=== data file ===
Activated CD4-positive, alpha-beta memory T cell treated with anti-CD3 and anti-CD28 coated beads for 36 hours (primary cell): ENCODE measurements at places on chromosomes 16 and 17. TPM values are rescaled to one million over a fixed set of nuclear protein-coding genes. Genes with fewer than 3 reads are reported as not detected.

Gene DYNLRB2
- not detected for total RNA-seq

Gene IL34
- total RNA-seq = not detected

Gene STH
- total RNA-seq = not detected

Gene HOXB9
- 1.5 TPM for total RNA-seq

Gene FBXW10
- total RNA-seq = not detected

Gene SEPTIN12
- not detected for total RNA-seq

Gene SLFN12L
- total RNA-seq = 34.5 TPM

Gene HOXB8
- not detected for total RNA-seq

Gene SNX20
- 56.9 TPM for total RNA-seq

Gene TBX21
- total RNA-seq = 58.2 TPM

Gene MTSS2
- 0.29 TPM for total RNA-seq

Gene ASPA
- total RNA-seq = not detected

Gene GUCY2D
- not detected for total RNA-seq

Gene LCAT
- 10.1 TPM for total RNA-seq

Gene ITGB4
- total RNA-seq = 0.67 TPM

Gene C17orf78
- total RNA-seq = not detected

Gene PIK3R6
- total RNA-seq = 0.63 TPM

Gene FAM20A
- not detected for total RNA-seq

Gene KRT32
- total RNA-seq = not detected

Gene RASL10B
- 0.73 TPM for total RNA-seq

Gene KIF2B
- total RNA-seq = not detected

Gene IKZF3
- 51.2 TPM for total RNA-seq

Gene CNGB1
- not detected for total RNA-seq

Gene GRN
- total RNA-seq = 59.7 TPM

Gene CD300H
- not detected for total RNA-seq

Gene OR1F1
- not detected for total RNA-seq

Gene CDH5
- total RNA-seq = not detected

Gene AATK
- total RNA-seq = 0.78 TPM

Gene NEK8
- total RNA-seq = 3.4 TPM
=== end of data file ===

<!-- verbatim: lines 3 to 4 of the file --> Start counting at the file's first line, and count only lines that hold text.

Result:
- not detected for total RNA-seq

Gene IL34